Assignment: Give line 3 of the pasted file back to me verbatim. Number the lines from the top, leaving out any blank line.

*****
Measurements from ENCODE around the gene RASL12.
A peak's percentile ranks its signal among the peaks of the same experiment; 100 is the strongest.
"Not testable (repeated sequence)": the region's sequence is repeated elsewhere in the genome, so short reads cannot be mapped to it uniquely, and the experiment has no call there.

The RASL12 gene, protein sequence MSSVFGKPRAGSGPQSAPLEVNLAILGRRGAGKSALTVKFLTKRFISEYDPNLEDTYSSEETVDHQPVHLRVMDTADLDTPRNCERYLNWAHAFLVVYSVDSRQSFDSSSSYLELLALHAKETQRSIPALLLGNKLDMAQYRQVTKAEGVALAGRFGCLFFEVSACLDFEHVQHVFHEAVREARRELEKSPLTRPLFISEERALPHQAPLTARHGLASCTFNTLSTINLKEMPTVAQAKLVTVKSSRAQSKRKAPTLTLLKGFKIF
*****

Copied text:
"Not testable (repeated sequence)": the region's sequence is repeated elsewhere in the genome, so short reads cannot be mapped to it uniquely, and the experiment has no call there.